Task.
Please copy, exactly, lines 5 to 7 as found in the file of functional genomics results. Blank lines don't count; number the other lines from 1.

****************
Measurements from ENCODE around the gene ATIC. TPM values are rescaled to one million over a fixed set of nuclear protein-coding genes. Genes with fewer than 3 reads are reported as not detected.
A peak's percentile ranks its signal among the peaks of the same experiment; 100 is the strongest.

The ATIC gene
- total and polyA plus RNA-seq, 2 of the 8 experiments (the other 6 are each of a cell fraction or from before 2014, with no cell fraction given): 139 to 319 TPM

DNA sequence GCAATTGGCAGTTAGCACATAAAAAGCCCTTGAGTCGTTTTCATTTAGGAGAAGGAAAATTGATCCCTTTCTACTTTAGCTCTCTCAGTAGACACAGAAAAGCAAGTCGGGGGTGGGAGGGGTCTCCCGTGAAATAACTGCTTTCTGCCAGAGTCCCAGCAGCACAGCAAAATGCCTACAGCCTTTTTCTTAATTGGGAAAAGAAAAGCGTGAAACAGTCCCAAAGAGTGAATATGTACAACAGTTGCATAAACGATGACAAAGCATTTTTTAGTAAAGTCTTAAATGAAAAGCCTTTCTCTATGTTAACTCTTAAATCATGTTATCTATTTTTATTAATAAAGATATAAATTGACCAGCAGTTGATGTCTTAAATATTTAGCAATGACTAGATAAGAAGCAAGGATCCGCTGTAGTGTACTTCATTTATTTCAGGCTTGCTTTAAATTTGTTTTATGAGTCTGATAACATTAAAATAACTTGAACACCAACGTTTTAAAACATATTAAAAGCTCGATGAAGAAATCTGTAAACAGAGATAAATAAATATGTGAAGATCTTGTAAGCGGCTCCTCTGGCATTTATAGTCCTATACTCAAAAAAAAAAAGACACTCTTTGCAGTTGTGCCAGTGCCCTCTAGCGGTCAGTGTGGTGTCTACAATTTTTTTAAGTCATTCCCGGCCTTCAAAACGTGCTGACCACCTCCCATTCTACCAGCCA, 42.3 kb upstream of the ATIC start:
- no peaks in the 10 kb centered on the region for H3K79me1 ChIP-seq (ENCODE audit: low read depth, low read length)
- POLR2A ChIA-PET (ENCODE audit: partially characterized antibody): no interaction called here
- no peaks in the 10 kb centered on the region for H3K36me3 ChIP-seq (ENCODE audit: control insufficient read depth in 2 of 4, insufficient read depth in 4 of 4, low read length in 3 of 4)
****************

DNA sequence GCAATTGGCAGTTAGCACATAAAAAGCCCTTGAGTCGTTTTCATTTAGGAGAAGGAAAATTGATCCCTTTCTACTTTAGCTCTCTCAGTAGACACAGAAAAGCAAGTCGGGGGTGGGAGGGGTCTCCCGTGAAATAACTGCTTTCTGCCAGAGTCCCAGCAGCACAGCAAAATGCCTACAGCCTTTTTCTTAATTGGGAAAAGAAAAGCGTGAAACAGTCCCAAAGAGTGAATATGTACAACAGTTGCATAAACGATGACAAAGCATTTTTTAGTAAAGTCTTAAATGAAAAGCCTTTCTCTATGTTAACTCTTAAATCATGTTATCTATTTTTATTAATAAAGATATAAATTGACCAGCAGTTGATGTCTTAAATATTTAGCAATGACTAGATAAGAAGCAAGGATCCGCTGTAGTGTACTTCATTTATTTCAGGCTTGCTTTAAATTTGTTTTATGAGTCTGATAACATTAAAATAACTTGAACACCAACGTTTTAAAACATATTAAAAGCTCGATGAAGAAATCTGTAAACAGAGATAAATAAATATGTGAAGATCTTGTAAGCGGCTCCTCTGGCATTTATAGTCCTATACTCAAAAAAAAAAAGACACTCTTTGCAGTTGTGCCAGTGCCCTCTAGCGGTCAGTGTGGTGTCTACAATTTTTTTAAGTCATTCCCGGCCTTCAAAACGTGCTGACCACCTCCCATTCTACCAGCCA, 42.3 kb upstream of the ATIC start:
- no peaks in the 10 kb centered on the region for H3K79me1 ChIP-seq (ENCODE audit: low read depth, low read length)
- POLR2A ChIA-PET (ENCODE audit: partially characterized antibody): no interaction called here